MIT Media Lab researchers have created a quick, simple, and inexpensive way to use mobile phones to measure refractive errors of the eye, including nearsightedness, farsightedness, astigmatism, and age-related vision loss. Until now, these measurements have only been possible using specialized equipment operated by a trained professional.
This new system, called NETRA (Near-Eye Tool for Refractive Assessment), is a project of the Media Lab's Camera Culture research group. A small plastic device—which currently can be produced for less than US$2—is easily clipped onto a mobile phone screen. To use it, simply hold the device up to the eye, look into it, and use the phone’s keypad until two patterns overlap. This is repeated several times per eye, with the patterns at different angles. The whole process takes about two minutes, during which time software loaded onto the phone computes and provides the data needed to create a prescription.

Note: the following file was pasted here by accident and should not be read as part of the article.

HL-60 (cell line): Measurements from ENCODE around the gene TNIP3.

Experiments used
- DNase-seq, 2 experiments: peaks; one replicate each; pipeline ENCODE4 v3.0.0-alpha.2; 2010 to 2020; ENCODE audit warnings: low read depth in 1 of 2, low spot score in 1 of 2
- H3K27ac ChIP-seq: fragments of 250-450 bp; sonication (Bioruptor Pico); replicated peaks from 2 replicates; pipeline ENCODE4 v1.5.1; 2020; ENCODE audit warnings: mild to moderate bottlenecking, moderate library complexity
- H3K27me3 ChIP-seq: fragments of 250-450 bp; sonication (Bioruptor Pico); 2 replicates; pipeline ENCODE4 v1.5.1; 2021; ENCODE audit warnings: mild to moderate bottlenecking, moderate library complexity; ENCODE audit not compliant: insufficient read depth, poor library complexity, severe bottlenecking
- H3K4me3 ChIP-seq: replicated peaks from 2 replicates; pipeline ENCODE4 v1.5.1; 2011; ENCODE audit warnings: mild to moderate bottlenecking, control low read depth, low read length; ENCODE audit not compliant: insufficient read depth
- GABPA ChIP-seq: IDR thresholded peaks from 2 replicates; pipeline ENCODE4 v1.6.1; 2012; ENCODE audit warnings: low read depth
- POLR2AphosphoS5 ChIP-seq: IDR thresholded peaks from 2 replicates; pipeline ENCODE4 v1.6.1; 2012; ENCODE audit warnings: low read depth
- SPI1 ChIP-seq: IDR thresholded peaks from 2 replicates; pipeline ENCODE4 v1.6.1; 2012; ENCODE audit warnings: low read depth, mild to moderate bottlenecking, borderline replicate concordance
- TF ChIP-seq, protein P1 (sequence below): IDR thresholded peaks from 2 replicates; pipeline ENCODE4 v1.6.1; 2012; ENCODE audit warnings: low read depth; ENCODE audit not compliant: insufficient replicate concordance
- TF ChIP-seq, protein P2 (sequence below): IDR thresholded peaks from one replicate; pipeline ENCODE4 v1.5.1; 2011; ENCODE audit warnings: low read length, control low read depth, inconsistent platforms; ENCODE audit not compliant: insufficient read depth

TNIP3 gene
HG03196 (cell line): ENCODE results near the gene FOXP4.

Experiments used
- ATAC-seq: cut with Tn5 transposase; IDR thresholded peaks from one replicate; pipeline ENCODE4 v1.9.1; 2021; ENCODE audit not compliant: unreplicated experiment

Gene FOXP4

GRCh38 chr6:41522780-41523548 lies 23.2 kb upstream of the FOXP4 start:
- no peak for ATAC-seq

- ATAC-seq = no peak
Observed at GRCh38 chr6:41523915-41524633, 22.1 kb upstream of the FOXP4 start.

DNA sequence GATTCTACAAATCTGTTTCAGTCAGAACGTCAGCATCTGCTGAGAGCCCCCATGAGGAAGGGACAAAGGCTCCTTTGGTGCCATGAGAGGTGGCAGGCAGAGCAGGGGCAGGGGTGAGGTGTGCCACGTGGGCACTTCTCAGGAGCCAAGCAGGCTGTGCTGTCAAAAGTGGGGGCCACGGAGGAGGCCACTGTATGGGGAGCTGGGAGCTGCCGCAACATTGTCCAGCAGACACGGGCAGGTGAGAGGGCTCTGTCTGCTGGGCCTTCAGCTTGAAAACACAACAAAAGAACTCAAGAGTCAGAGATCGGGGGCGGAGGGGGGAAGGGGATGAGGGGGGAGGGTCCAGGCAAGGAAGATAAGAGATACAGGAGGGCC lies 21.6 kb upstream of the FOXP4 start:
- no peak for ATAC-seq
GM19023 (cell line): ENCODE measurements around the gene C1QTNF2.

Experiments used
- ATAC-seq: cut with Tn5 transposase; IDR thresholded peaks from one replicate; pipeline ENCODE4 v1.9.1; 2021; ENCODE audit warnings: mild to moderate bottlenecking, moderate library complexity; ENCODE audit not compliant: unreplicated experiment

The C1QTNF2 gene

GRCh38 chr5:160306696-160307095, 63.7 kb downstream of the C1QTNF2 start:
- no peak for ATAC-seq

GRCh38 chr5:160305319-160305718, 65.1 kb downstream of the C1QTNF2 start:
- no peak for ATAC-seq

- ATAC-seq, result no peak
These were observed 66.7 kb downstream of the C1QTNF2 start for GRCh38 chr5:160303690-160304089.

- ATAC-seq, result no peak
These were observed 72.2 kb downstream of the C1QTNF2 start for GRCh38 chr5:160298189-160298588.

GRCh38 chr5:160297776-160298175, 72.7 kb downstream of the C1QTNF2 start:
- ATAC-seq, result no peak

The small size and low cost of the device make it especially well-suited for use in the developing world. As many as two billion people worldwide have refractive errors of the eye, and according to the World Health Organization, these errors, left uncorrected, are the world's second-highest cause of blindness.